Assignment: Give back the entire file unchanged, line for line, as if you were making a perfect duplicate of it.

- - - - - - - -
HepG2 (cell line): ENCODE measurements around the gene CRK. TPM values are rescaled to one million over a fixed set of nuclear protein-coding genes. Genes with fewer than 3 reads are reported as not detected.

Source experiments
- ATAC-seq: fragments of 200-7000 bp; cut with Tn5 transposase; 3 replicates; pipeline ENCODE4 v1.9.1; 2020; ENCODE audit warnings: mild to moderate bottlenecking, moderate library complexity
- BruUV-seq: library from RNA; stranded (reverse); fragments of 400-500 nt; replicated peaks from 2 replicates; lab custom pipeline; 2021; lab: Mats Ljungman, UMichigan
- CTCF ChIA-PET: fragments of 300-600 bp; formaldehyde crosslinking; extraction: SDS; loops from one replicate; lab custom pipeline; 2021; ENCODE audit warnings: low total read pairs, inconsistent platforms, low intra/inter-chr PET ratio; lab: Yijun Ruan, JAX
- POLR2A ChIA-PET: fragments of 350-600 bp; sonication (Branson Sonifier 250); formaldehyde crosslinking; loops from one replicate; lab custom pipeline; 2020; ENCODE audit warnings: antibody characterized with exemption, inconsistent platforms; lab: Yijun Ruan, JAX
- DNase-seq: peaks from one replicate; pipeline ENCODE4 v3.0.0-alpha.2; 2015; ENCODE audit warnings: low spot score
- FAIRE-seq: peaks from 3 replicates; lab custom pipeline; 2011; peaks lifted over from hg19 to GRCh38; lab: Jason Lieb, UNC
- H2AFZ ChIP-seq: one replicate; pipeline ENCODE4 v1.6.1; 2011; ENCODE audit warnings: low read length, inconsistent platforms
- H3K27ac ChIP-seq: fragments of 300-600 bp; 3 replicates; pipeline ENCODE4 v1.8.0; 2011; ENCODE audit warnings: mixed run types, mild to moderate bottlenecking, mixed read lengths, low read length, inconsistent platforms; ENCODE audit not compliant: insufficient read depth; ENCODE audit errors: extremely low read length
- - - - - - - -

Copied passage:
HepG2 (cell line): ENCODE measurements around the gene CRK. TPM values are rescaled to one million over a fixed set of nuclear protein-coding genes. Genes with fewer than 3 reads are reported as not detected.

Source experiments
- ATAC-seq: fragments of 200-7000 bp; cut with Tn5 transposase; 3 replicates; pipeline ENCODE4 v1.9.1; 2020; ENCODE audit warnings: mild to moderate bottlenecking, moderate library complexity
- BruUV-seq: library from RNA; stranded (reverse); fragments of 400-500 nt; replicated peaks from 2 replicates; lab custom pipeline; 2021; lab: Mats Ljungman, UMichigan
- CTCF ChIA-PET: fragments of 300-600 bp; formaldehyde crosslinking; extraction: SDS; loops from one replicate; lab custom pipeline; 2021; ENCODE audit warnings: low total read pairs, inconsistent platforms, low intra/inter-chr PET ratio; lab: Yijun Ruan, JAX
- POLR2A ChIA-PET: fragments of 350-600 bp; sonication (Branson Sonifier 250); formaldehyde crosslinking; loops from one replicate; lab custom pipeline; 2020; ENCODE audit warnings: antibody characterized with exemption, inconsistent platforms; lab: Yijun Ruan, JAX
- DNase-seq: peaks from one replicate; pipeline ENCODE4 v3.0.0-alpha.2; 2015; ENCODE audit warnings: low spot score
- FAIRE-seq: peaks from 3 replicates; lab custom pipeline; 2011; peaks lifted over from hg19 to GRCh38; lab: Jason Lieb, UNC
- H2AFZ ChIP-seq: one replicate; pipeline ENCODE4 v1.6.1; 2011; ENCODE audit warnings: low read length, inconsistent platforms
- H3K27ac ChIP-seq: fragments of 300-600 bp; 3 replicates; pipeline ENCODE4 v1.8.0; 2011; ENCODE audit warnings: mixed run types, mild to moderate bottlenecking, mixed read lengths, low read length, inconsistent platforms; ENCODE audit not compliant: insufficient read depth; ENCODE audit errors: extremely low read length